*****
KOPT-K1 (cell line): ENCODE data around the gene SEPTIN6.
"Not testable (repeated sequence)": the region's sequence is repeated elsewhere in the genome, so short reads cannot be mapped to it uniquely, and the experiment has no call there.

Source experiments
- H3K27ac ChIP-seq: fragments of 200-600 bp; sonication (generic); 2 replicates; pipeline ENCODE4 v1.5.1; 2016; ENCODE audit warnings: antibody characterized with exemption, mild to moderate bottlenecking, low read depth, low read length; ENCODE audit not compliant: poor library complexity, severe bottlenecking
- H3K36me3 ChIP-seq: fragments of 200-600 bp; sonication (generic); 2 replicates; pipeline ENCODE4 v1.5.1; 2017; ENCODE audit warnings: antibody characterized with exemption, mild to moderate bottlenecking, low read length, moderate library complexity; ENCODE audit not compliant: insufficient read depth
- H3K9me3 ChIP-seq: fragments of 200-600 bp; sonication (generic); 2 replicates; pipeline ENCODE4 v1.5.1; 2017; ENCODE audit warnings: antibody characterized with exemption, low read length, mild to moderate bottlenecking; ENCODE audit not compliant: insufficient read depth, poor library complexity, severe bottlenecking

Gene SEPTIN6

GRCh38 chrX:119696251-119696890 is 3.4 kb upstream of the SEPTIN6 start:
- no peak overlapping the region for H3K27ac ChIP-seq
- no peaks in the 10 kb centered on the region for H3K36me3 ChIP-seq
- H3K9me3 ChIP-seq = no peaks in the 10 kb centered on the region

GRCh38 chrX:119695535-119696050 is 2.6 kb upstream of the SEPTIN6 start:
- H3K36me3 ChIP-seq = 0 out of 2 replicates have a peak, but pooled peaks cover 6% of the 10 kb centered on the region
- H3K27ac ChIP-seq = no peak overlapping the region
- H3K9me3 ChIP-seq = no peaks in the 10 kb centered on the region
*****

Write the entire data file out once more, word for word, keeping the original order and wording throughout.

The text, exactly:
KOPT-K1 (cell line): ENCODE data around the gene SEPTIN6.
"Not testable (repeated sequence)": the region's sequence is repeated elsewhere in the genome, so short reads cannot be mapped to it uniquely, and the experiment has no call there.

Source experiments
- H3K27ac ChIP-seq: fragments of 200-600 bp; sonication (generic); 2 replicates; pipeline ENCODE4 v1.5.1; 2016; ENCODE audit warnings: antibody characterized with exemption, mild to moderate bottlenecking, low read depth, low read length; ENCODE audit not compliant: poor library complexity, severe bottlenecking
- H3K36me3 ChIP-seq: fragments of 200-600 bp; sonication (generic); 2 replicates; pipeline ENCODE4 v1.5.1; 2017; ENCODE audit warnings: antibody characterized with exemption, mild to moderate bottlenecking, low read length, moderate library complexity; ENCODE audit not compliant: insufficient read depth
- H3K9me3 ChIP-seq: fragments of 200-600 bp; sonication (generic); 2 replicates; pipeline ENCODE4 v1.5.1; 2017; ENCODE audit warnings: antibody characterized with exemption, low read length, mild to moderate bottlenecking; ENCODE audit not compliant: insufficient read depth, poor library complexity, severe bottlenecking

Gene SEPTIN6

GRCh38 chrX:119696251-119696890 is 3.4 kb upstream of the SEPTIN6 start:
- no peak overlapping the region for H3K27ac ChIP-seq
- no peaks in the 10 kb centered on the region for H3K36me3 ChIP-seq
- H3K9me3 ChIP-seq = no peaks in the 10 kb centered on the region

GRCh38 chrX:119695535-119696050 is 2.6 kb upstream of the SEPTIN6 start:
- H3K36me3 ChIP-seq = 0 out of 2 replicates have a peak, but pooled peaks cover 6% of the 10 kb centered on the region
- H3K27ac ChIP-seq = no peak overlapping the region
- H3K9me3 ChIP-seq = no peaks in the 10 kb centered on the region